As we continue on, another counter subject (to play off of the new subject) occurs in the tenor line, five measures in on a “B natural”. At rehearsal letter F another tonal answer occurs in the alto line this time, starting on an “A”. The counter subject to this enters in the bass line one measure later. This one begins on “E”. Finally, the subject appears in the Tenor line, four measures after F, with its counter subject entering in the soprano two half measures later. Once the presentation of the subject is completed in all four parts (as with the counter subject) the end of the first section, called the exposition, is completed. The exposition begins in “d” minor and works its way to it’s dominant minor “a” minor at the beginning of the first episode.
An episode is “A short interlude in the development section of a fugue that does not contain the subject or answer but connects entrances of either in various keys.”(4) The first episode is briefly done in “a” minor, and continues for one and a half measures where the beginning of the development occurs, with entry I in “C” major.
The development begins with the first entry in the soprano line on “C”, followed by it’s counter subject one measure later in the bass on “C” also. They end at rehearsal H where entry two comes in. Once again the subject enters in a different voice”¦the Tenor, followed by the counter subject in the soprano. Entry three starts in the bass three and a half measures later, followed by the altos having the counter subject.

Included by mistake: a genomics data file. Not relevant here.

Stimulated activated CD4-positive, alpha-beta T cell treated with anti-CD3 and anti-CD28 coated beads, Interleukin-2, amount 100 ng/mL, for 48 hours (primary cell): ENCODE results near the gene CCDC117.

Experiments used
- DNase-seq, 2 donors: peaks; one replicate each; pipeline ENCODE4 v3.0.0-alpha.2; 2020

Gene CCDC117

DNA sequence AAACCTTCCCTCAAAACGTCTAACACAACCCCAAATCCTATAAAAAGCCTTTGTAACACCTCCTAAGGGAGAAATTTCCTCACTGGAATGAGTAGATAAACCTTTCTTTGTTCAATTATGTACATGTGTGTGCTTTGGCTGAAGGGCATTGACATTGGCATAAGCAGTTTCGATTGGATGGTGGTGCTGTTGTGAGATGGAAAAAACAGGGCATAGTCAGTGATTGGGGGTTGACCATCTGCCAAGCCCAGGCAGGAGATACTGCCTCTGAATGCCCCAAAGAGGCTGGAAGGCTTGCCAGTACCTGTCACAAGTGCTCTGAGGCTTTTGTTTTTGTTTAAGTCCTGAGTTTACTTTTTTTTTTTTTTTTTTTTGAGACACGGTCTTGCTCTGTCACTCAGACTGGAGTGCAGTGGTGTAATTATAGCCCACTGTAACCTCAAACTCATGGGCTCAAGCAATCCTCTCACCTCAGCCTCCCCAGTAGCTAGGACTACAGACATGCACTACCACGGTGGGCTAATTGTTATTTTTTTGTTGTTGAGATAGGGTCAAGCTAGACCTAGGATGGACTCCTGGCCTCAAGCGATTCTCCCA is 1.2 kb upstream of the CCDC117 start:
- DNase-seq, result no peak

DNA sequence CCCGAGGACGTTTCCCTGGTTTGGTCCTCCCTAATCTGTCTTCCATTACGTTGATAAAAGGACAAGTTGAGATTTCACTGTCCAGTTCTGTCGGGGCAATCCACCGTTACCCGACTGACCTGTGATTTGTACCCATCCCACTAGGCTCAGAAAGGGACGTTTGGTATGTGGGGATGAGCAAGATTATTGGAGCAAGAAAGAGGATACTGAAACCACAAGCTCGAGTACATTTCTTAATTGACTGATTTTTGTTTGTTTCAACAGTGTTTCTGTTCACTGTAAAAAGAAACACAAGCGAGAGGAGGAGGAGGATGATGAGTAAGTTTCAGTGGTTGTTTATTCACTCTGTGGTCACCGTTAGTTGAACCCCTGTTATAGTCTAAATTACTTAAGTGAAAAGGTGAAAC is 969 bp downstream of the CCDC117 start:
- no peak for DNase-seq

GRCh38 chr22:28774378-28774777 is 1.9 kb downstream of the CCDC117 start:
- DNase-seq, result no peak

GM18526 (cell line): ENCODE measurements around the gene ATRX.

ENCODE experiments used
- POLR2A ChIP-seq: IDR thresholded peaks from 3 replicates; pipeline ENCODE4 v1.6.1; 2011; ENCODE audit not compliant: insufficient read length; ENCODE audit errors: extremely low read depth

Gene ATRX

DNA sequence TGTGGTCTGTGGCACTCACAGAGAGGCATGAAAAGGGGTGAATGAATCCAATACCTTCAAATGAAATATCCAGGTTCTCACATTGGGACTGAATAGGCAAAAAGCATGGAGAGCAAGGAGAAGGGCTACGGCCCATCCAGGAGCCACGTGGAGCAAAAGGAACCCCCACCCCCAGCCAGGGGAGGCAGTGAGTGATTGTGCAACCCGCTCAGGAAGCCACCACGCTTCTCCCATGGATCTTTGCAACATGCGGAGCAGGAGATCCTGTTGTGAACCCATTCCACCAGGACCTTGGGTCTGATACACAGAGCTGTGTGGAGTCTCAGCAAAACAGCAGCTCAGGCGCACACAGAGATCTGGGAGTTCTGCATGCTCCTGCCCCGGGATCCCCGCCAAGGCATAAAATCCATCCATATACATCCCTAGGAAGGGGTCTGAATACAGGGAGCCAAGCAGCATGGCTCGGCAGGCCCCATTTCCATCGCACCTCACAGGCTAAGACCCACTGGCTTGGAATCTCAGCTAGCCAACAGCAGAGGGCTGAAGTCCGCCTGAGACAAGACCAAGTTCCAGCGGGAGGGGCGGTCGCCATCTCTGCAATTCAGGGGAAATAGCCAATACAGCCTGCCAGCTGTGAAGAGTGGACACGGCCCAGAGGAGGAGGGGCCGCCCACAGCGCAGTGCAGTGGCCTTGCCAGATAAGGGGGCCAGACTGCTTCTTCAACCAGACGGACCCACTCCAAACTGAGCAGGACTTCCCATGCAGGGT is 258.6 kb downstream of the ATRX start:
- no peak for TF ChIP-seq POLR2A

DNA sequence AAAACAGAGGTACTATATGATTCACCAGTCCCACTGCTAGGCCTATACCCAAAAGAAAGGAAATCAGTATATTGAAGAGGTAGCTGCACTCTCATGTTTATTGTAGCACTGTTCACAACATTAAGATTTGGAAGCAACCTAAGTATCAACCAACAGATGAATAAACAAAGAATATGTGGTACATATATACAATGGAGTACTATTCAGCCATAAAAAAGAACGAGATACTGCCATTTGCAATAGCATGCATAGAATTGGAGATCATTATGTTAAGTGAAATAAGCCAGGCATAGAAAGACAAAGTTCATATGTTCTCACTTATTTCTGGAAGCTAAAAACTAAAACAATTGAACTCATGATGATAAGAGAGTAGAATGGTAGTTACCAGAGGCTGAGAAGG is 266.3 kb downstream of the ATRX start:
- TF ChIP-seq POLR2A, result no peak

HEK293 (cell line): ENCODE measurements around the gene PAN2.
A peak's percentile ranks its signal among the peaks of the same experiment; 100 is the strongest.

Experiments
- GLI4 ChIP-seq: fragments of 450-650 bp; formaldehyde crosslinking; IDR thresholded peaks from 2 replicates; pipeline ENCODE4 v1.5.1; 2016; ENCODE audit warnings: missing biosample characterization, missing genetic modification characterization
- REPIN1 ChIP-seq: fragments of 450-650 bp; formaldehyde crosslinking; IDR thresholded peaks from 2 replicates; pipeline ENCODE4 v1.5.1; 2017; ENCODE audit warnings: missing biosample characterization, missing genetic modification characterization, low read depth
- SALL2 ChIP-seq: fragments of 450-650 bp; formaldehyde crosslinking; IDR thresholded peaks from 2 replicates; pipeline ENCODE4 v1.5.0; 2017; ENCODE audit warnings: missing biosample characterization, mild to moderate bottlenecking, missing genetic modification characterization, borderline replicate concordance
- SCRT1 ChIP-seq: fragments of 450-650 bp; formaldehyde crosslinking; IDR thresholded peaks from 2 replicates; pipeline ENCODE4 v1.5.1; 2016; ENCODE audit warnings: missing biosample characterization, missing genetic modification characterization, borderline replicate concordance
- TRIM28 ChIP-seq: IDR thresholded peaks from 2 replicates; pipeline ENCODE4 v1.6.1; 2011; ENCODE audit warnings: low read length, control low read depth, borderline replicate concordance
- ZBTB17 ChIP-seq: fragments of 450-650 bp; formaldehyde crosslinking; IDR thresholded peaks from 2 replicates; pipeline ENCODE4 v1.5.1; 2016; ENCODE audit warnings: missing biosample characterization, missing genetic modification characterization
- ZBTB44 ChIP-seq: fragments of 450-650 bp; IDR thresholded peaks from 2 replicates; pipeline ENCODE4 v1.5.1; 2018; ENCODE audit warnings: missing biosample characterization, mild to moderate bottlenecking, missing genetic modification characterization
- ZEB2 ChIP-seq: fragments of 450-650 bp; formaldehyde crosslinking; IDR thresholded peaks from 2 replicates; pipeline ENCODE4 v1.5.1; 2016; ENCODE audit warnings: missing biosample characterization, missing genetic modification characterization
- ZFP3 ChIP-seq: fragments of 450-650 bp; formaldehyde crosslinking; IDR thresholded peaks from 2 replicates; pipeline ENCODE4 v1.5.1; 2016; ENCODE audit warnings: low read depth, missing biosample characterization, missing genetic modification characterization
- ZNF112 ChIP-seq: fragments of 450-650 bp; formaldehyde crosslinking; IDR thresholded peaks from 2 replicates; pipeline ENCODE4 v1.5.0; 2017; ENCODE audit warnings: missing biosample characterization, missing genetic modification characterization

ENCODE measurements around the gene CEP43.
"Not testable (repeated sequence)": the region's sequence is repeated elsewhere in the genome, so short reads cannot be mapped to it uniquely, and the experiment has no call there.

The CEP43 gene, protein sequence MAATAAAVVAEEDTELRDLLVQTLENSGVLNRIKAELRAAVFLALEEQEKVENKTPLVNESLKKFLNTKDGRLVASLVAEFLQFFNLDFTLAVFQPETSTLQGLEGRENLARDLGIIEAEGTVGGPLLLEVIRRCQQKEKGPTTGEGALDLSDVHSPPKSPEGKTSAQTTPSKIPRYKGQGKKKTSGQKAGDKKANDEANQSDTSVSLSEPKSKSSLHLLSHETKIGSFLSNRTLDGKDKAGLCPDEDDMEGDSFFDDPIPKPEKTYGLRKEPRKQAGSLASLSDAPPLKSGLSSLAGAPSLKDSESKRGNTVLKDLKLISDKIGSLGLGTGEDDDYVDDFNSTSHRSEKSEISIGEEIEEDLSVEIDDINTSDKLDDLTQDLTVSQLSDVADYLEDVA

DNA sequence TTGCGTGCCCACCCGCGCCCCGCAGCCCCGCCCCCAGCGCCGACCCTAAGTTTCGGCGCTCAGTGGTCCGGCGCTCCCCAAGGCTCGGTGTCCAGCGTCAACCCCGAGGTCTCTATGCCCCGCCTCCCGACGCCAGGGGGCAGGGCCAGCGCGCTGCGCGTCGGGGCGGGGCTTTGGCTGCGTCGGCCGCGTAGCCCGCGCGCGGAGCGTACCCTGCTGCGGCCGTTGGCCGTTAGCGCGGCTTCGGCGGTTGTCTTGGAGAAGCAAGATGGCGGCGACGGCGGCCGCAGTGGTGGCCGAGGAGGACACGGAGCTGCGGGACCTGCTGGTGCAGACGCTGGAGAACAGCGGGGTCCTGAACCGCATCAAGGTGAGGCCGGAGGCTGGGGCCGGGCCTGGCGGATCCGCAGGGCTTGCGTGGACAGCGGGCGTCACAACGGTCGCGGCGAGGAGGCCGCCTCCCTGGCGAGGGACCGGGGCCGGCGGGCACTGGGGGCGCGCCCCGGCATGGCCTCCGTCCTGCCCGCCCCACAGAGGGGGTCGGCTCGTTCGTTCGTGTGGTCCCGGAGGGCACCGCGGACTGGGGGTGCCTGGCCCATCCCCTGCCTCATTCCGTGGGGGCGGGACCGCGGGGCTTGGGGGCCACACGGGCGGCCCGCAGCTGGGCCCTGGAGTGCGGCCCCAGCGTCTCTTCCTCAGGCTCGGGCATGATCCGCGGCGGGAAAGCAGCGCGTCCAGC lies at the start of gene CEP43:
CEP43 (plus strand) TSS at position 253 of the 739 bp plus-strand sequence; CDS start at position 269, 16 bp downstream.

Once this run is completed another episode occurs at two measures after rehearsal I. This time it lasts only one brief measure modulating to “Bb (flat)” major. Another entry happens in the soprano and counter subject in the tenor, followed by still another entry in the bass line and its counter subject in the alto once again.
After this section is complete another modulation occurs heading to “f” minor. One and a half measures after rehearsal K starting with the altos this time and their counter subject is projected in the bass.